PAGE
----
Nationalising South Africa's mines is not a viable option for the country's key sector and has been ruled out by the ruling party, the mines minister said on Tuesday, in a move welcomed by industry.
"We have consistently maintained that nationalisation is not the policy either of government or the ruling party," Mineral Resources Minister Susan Shabangu told delegates at a conference on investing in African mining.
The African National Congress (ANC) has dismissed a state takeover of the industry, which has been pushed by the party's fiery youth league, and will adopt a policy position that is in South Africa's best interests, said Shabangu, who is also a member of the ANC's national executive committee.
"We welcome the fact that the report of the ANC task team on nationalisation has reinforced the ANC's earlier decision that nationalisation is not a viable policy for South Africa," she said.
"This is not a surprise, we have emphasised this before."
The ANC commissioned a team of experts last year to draft a report on government intervention in the mining sector. It was presented at a high-level party meeting last weekend and is expected to be made public this month.
Business Day newspaper reported on Tuesday that the report warns nationalisation would lead to a near-collapse in foreign investment and instead proposes a tax shake-up including a 50-percent tax on mining "super profits" that would pay for a sovereign wealth fund.
The world's top platinum producer has been at pains to distance itself from radicals in the ANC calling for the state to take over mines and redirect profits to the millions of blacks still living in poverty 18 years after apartheid.
Anglo American South Africa executive director Godfrey Gomwe welcomed Shabangu's remarks as "pertinent, reassuring and encouraging".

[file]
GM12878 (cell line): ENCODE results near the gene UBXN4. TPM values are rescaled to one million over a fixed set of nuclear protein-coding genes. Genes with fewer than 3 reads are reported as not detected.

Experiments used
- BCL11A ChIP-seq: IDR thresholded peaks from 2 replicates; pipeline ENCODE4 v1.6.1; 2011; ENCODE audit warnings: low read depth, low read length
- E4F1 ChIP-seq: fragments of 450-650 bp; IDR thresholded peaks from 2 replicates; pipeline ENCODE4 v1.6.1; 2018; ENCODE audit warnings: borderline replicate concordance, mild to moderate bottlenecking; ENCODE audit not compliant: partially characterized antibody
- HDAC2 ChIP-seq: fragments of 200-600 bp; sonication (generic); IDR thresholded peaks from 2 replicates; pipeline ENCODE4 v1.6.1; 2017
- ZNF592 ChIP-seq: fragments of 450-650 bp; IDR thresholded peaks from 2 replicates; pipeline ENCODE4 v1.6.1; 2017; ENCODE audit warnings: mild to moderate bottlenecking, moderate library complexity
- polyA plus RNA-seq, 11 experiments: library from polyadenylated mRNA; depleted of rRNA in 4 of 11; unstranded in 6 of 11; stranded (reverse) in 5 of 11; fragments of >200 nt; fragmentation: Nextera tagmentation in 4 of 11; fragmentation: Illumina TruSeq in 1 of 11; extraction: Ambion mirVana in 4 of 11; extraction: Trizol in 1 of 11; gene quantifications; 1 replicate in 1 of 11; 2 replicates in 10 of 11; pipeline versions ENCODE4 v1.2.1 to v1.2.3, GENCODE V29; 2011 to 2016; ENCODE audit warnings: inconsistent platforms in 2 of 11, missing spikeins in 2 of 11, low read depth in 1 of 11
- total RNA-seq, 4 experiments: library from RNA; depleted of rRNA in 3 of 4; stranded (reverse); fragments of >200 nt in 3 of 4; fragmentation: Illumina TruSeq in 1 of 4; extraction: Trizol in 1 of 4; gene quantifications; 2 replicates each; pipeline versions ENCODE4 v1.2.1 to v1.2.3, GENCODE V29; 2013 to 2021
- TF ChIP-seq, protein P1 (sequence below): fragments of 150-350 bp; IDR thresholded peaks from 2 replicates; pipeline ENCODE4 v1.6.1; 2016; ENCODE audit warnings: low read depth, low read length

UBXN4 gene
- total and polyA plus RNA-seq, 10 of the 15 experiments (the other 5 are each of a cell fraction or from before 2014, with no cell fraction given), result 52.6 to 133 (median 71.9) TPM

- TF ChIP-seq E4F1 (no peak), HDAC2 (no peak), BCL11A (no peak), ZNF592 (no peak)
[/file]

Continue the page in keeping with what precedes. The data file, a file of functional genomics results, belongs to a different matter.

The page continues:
"It is clearly important this year to resolve once and for all, in the right way, the lingering uncertainty created by the nationalisation debate," he said.
"In common with the rest of the mining sector and the business community as a whole, we have made it very clear many times our strong view that nationalisation does not work and that the continuation of the debate on the topic has been damaging to South Africa's reputation as an investment destination."
A policy ruling out nationalisation would end the doubt hanging over the industry, said Gomwe.
"We look forward to the policy debate reaching a clear conclusion that nationalisation would be the wrong path for South Africa to follow," he said.
While reassuring investors, Shabangu also took mining companies to task for dragging their heels in implementing mining policies, failing to meet social needs and for practices like fronting black partners to score points under affirmative action laws.
The nationalisation debate would not have taken place if the companies had not lagged on these matters, she said.
Shabangu also criticised mine bosses over safety, with 13 fatalities so far this year, despite a three-percent drop from 127 deaths in 2010 to 123 last year.
"We remain gravely concerned about the continued loss of lives at the mines," she said.
"The recent spate of fatalities are also a reflection of some CEOs' refusal to make meaningful changes and take personal responsibility for the health and safety issues. Some of them value profits more than the lives of the people."
The platinum sector was singled out, with Shabangu saying it contributed 30 percent of all deaths.
South Africa holds 88 percent of the world's platinum reserves, 80 percent of its manganese and 30 percent of its gold.